James Franco makes magic in Sam Raimi’s Oz: The Great And Powerful; Jack The Giant Slayer offers a giant-sized take on the cla
At its best, which is enough of its (overlong) running time to warrant recommendation, Oz: The Great and Powerful has a charming sense of wonderment and humor, one that should appeal to audiences of all ages. At its worst, it’s overblown eye candy — yet visually enticing all the same.
Although hardly likely to supplant The Wizard of Oz (1939) — unarguably one of the most beloved Hollywood movies of all time — in the hearts of moviegoers, director Sam Raimi and screenwriters Mitchell Kapner and David Lindsay-Abaire have crafted an affectionate and knowing valentine to the classic story by L. Frank Baum.
James Franco, whose top hat and facial hair make him resemble Young Mr. Lincoln, plays Oscar (“Oz”), a circus magician in 1905 Kansas. More con-man than conjurer, Oz is whisked away to a magical land when he makes a quick getaway in a hot-air balloon that is immediately sucked into the eye of a tornado. Like the 1939 film, the film changes from black and white to color when Oz makes his arrival.
The denizens perceive that Oz is a fabled hero, destined to save them from evil. Oz is willing to play along — to a point — but knows full well that he really can’t do magic. Or can he? In this colorful new realm he finds himself in, anything seems possible. Even a scoundrel can find redemption on the Yellow Brick Road.
There are, of course, witches to contend with, played by Michelle Williams, Rachel Weisz and Mila Kunis. One’s good, one’s bad, and one switches sides midway through. Which witch is which? No fair telling, but all three actresses are gloriously costumed here — yet another example of the film’s otherworldly and ornate design.
There’s much to savor here, including Franco’s enthusiastic, devil-may-care performance, Danny Elfman’s customarily fine score, Peter Deming’s lush cinematography and numerous nods to the source material. Oz: The Great and Powerful isn’t always great or powerful, but it’s quite a spectacle nonetheless — and in a good way.
There’s not one, but an entire gaggle of giants in Jack the Giant Slayer , the latest in an ongoing Hollywood trend wherein classic fairy tales are adapted and expanded — whether they need it or not — to the big screen.
Nicholas Hoult plays Jack, the title hero of the tale. He will, of course, trade an animal (in this case, a horse) for a handful of magic beans. When one is inadvertently planted, an enormous CGI beanstalk erupts from the earth, reaching skyward to the land of the giants.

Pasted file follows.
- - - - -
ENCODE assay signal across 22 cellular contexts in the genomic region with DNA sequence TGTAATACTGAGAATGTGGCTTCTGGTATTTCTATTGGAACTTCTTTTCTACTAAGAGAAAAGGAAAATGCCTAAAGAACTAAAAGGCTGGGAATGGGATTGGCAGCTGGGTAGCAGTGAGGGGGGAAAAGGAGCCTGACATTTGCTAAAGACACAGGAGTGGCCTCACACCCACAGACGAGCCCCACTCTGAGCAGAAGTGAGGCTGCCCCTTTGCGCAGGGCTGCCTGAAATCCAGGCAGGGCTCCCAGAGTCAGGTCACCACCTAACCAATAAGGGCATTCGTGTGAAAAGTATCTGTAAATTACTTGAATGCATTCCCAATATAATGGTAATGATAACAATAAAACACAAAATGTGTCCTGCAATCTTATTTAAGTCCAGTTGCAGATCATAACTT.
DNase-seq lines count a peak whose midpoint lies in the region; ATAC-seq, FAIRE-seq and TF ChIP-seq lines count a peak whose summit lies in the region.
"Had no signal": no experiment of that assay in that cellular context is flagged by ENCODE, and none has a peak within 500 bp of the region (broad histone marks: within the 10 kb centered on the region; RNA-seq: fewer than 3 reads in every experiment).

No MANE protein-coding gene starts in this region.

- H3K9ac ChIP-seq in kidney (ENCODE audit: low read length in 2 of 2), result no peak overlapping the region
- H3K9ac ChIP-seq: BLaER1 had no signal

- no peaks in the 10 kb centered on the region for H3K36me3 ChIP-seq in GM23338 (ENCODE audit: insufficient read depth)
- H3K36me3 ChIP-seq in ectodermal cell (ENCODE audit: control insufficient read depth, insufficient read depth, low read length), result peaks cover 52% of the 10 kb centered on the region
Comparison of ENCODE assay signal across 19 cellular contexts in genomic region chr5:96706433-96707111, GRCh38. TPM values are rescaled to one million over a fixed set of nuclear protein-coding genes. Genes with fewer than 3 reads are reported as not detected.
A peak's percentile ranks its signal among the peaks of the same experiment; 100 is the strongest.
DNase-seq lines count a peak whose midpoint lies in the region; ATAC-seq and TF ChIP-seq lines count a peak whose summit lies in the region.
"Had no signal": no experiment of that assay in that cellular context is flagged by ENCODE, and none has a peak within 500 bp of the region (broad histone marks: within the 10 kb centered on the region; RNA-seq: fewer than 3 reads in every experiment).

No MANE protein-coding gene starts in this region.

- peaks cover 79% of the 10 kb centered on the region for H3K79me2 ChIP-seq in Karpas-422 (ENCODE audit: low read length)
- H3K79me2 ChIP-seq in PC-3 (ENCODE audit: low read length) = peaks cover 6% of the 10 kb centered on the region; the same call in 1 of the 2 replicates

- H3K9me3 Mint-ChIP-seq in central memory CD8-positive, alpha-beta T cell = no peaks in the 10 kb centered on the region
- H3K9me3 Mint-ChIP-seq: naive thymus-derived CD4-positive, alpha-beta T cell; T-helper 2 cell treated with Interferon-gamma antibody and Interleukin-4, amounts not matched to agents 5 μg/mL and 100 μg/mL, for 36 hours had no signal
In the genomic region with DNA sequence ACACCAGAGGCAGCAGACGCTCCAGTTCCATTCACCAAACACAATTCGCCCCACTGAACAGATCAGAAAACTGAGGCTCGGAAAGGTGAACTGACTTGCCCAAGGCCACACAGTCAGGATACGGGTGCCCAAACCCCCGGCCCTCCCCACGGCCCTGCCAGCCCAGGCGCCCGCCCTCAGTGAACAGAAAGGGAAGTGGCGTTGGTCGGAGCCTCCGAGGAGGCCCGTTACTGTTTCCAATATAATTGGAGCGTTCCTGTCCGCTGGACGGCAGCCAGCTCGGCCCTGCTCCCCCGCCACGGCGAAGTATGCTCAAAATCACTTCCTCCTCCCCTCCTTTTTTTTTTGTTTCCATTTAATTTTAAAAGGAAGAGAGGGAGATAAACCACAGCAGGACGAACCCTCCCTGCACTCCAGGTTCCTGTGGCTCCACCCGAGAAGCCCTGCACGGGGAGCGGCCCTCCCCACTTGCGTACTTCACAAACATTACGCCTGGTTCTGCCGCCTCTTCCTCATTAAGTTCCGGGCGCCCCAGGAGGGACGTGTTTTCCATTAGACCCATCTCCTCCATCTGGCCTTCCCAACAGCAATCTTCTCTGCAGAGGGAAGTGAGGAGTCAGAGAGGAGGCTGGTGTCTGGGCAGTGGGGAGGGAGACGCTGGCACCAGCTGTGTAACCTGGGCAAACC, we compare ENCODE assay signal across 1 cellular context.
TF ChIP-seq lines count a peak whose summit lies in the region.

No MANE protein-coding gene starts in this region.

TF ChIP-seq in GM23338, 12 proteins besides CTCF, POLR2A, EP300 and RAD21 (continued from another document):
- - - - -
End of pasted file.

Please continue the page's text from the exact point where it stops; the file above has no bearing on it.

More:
Up Jack climbs, accompanied by the likes of Ewan McGregor and Ewen Bremner (Trainspotting mates, together again), Eddie Marsan and a delightfully toothy and toupeéd Stanley Tucci as the nefarious Roderick. Worriedly waiting below is Ian McShane as the King, maintaining a straight face while wearing a suit of armor that is laughable in its loftiness.
As the spectacle ambles along, sometimes taking its time getting to where it’s going, Jack will earn his stripes as a hero, win the hand and heart of the princess (Eleanor Tomlinson), save the kingdom and vanquish the giants, each one uglier than the next. (Said giants are led by a two-headed variation of the theme voiced by Bill Nighby and erstwhile “Crypt Keeper” John Kassir).
None of this is terribly surprising, nor has it been in such previous, elephantine fairy-tale adaptations as last year’s Snow White and the Huntsman and Mirror, Mirror, this year’s Hansel & Gretel: Witch Hunters and Catherine Hardwicke’s 2011 rendition of Red Riding Hood, which is one of the more amusing examples if only because of its lush visuals and camp humor. Jack the Giant Slayer is not without its amusing moments too, and most of them are intentional.
Director Bryan Singer has considerable experience in grand-scale entertainment (the first two X-Men, Superman Returns), yet in the overall canon of his career Jack the Giant Slayer is not of great consequence or importance — nor, really, is the film as a whole. It slays time in agreeable if overblown fashion.
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